Look at Izzy Helman’s scoring numbers over his last four games, and the natural reaction is to imagine that the Claremont Spartans’ point guard has somehow shifted his game to yet another gear.
In-between dual 37 point outings in tough losses to first Mark Isfeld, and then Brentwood College, the 6-foot-3 senior poured home 35 and 41 points respectively in back-to-back wins over Nanaimo District and Belmont.
Yet ask the soft-spoken Helman, whose team hosts the Oak Bay Bays in a huge capital-city rivalry game Thursday (7:30 p.m.), about that recent surge, or about his season averages of 28.6 points, 7.5 rebounds and 5.1 assists per game, and he’ll tell you that his success has come from learning to slow things down instead of always looking to speed them up.
“Right now, I am trying to have good pace in my game,” he begins, revealing the importance he has begun to place on the cerebral side of the game.
“You know, like Luka Dončić,” he says of the Dallas Mavericks’ star who has been referred to as the NBA’s fastest slow guy. “I am trying to control my pace… not play full speed all the time. Changing pace is really important for me to blow by defenders.”
Put another way, change of pace in basketball is a lot like the silence between the notes of a musical score because their shared net effect is dynamism.
Helman is quick to thank former Victoria Vikes player Chris Marsh, now his basketball skills trainer, for introducing him to a varied regimen for on- and off-court success. Marsh played for Victoria in the early-to-mid 2000s as part of a team which included standout guard Chris Trumpy.
Couple that side of the equation with Helman’s intense work ethic, and it’s no wonder Claremont head coach Brandon Dunlop has been able to deploy Helman in a multitude of roles within the Spartans’ 2021-22 schematic.
“Izzy is one of those multi-dimensional players who often times is guarding the opponents best player, and then on offence, when he needs to distribute it, he can,” explains Dunlop, himself a former Vikes guard. “His three-point shot is unlike anything I have seen, and he’s even grown a few inches, so we’ve even drawn up plays to get him inside. He’s one of the best rebounding guards in the province, and one of the best in B.C. at being able to do everything.”
That rebounding game of Helman’s — he finished an assist shy of triple-double against Belmont with 41 points, 13 rebounds and nine assists, then grabbed 18 rebounds against Brentwood College — has played well in the front court alongside 6-foot-7 Grade 11 forward Camden Sparkes as part of a Spartans’ team not blessed with a lot of height.
And in the backcourt, he’s forged solid partnerships with the likes Grade 11 Mikah Smith, and Grade 10 Luke Neary as the team attempts to make up for the big loss of Grade 11 guard Arjun Sangha to a torn ACL and meniscus.
Helman, whose older brother Noah plays in the PacWest with the hometown Camosun Chargers, is a true gym rat in all of the ways that define a high school basketball junkie.
You can set your alarm to the kid, because as Dunlop says laughing, he’s just never able to get to school in the mornings before his point guard.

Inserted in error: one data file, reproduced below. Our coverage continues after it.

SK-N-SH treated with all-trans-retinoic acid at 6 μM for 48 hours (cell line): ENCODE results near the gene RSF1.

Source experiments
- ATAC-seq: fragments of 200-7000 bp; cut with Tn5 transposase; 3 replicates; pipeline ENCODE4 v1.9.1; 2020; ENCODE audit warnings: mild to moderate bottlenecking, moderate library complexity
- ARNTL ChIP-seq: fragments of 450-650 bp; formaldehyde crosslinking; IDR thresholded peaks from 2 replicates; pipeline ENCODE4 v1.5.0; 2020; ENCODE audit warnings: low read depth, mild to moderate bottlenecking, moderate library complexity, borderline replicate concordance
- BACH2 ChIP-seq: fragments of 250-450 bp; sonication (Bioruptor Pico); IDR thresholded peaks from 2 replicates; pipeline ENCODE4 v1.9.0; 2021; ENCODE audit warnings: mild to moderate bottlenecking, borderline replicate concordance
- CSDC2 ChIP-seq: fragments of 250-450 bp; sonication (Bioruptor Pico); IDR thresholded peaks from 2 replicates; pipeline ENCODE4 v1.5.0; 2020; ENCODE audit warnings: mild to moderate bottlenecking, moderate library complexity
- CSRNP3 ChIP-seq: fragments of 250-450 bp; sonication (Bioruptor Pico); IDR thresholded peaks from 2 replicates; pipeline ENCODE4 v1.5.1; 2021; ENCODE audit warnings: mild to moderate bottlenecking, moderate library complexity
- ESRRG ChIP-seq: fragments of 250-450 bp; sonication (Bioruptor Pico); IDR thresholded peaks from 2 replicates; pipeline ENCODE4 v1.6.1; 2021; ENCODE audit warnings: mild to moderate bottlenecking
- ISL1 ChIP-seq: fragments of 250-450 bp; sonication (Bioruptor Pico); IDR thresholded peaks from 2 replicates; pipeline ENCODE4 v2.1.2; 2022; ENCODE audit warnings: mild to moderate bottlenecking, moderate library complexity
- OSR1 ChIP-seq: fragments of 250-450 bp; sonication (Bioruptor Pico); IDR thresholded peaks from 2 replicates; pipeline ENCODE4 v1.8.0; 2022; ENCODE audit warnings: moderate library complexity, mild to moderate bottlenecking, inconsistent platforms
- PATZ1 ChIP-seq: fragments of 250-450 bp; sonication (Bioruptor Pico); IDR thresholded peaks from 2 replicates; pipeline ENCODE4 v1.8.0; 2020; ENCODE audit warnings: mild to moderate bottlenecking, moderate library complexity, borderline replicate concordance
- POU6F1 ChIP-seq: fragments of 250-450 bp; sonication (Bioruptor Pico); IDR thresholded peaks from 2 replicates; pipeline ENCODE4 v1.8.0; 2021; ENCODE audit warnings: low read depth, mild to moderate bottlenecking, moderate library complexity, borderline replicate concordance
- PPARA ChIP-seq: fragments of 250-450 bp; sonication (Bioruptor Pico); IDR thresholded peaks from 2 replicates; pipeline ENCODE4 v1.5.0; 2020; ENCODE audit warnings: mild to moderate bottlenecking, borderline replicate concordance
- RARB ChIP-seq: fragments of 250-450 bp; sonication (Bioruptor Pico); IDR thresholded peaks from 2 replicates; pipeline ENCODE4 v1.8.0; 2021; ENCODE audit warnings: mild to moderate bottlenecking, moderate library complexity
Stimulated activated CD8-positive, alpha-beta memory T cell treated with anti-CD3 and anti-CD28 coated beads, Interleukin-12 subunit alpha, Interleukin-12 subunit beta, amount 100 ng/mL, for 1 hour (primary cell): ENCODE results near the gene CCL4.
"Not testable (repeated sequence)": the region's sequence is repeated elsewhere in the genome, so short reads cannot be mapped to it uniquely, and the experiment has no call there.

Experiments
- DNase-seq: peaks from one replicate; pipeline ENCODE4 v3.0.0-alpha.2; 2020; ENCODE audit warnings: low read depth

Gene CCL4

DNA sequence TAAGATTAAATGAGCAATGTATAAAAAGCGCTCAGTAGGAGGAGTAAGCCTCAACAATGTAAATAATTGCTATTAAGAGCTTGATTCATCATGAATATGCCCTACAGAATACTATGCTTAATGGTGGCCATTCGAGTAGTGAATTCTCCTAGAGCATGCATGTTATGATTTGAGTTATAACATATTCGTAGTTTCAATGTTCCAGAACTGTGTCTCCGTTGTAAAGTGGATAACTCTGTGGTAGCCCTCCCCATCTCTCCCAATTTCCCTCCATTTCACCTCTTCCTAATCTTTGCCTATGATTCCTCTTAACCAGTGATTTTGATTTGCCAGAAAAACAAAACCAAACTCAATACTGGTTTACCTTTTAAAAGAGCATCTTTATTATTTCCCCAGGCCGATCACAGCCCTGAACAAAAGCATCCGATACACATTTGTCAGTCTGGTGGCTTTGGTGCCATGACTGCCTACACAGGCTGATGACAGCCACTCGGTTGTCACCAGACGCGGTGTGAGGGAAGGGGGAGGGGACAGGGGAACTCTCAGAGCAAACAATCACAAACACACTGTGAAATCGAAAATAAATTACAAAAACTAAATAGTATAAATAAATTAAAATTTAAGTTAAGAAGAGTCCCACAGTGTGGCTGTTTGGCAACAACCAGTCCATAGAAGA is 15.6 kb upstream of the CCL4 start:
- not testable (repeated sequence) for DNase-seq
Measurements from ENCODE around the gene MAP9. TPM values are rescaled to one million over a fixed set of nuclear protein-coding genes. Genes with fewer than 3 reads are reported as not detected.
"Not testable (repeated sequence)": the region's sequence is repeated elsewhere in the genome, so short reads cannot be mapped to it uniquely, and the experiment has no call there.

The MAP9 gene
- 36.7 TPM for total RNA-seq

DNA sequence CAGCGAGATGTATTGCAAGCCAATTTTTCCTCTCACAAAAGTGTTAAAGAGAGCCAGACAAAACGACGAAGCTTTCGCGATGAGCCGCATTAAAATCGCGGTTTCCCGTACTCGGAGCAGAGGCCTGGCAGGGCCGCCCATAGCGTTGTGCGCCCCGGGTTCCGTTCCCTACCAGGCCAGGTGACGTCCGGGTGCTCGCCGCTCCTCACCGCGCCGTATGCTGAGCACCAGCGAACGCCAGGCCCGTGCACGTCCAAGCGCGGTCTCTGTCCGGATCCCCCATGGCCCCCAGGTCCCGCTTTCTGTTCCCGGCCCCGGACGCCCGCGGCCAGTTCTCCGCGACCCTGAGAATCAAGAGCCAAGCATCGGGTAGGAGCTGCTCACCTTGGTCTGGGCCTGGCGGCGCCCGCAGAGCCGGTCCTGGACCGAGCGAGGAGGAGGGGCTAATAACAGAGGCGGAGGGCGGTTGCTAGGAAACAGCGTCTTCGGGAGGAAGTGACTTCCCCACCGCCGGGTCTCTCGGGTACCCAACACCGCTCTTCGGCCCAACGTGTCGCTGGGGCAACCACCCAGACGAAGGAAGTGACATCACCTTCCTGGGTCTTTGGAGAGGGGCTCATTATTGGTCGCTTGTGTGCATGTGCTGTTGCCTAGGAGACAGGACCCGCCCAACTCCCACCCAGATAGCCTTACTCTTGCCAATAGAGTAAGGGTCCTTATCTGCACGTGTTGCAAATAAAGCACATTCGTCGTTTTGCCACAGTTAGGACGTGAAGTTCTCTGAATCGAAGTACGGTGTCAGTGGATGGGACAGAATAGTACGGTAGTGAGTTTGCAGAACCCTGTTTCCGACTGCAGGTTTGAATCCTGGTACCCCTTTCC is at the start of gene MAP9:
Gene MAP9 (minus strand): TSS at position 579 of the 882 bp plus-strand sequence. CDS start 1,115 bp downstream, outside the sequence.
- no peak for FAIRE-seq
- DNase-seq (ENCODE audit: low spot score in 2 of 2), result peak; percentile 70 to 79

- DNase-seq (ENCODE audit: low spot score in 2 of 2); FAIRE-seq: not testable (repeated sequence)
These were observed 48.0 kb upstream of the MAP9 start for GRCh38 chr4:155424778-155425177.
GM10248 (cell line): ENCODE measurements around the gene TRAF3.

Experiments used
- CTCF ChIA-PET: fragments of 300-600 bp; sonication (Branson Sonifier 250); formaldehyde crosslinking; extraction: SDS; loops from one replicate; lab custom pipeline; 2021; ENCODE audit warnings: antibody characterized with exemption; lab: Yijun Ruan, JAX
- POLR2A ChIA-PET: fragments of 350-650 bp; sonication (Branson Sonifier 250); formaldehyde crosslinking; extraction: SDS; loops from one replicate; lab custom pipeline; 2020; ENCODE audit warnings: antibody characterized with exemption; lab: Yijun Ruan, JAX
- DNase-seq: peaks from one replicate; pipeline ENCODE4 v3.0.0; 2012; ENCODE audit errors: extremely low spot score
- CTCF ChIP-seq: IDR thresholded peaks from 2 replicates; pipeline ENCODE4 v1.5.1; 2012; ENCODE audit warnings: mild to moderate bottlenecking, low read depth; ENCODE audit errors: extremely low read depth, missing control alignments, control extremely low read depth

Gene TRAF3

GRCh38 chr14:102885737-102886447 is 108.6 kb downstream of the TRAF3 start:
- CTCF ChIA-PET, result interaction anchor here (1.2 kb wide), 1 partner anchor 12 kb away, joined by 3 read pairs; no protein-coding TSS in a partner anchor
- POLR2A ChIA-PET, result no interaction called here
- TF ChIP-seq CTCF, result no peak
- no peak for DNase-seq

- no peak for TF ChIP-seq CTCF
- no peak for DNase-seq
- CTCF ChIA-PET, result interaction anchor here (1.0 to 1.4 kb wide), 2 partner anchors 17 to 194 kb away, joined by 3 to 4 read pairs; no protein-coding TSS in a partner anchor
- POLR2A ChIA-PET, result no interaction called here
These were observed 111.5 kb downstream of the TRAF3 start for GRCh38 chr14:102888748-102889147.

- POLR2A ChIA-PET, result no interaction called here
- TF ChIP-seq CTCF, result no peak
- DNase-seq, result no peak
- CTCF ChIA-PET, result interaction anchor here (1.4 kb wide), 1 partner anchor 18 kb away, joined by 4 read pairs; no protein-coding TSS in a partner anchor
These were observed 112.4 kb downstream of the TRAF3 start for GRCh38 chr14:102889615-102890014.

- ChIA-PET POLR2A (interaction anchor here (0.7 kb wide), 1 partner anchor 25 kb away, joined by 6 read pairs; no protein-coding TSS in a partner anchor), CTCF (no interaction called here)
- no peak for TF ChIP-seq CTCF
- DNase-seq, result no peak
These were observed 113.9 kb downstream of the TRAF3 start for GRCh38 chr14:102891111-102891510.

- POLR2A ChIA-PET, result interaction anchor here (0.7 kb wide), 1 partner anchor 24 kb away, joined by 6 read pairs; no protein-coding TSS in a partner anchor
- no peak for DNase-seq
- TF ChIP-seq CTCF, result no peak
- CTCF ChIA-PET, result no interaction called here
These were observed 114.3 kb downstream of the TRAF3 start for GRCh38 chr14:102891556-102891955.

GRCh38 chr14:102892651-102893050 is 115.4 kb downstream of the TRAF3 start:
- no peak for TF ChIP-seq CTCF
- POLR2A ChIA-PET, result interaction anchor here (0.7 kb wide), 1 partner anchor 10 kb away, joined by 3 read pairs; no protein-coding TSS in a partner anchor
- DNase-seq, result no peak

“I am here early every morning, at 7:15 (a.m.), but he is always already there,” Dunlop begins. “I see his car in the parking lot.”
And yes, he burns the candle deep at the other end as well, quick to offer the same kinds of stories that the most dedicated of players have shared over the generations.
“I am friends with all of the janitors, and there’s even one who always just lets me stay,” Helman says of taking full advantage of the benefits of his late-evening workouts, even offering up the name of that most accommodating of custodians, who shall remain nameless.
“But sometimes, when I’ve been there, and it’s getting past 10 o’clock, some of them have just told me to leave.”
Getting kicked out of a gym for practicing too much?
Alas, it’s a badge of honour for every high school basketball player.
Yet as Dunlop well remembers, Helman has always had what he calls “that killer instinct” on the court.
“I think it was back when Izzy was in Grade 9,” remembers Dunlop, who that season was coaching the Claremont JV against a St. Michaels University School squad on which Helman was a star member.
“It was the first quarter, and I remember having to call a time-out, and the whole time-out was about how to stop Izzy,” continued Dunlop, who was surprised, he says, when he walked into the basketball class he teaches at Claremont the next season to see the Grade 10 Helman as one of his new students.
“You could imagine my excitement,” added Dunlop.
Now, like his coach before him, Helman says he, too, will play for the Vikes next season if nothing changes with his plans to get an education in Canada.
Until then, he’ll continue to answer to his alarm’s clock’s 6 a.m. wake-up call, beat his coach to school, and put up 500 three-point shots before the start of class.
Sounds like a gruelling schedule, yet it’s all a part of the preparation which allows Helman to execute the kind of change-of-pace play that helps get him to where he needs to go on the court.
It was the late, great John Wooden, of course, who once so famously quipped to his players: “…be quick, but don’t hurry,” as a way of best defining that elusive sweet spot between pace and control.
To varying degrees, it’s a pearl of wisdom left to vast personal interpretation.
Yet its spirit does a pretty good job of summing up one young basketball player’s new on-court dictum.
After all, as Izzy Helman says, he’s learned to be quicker by not being in such a hurry.
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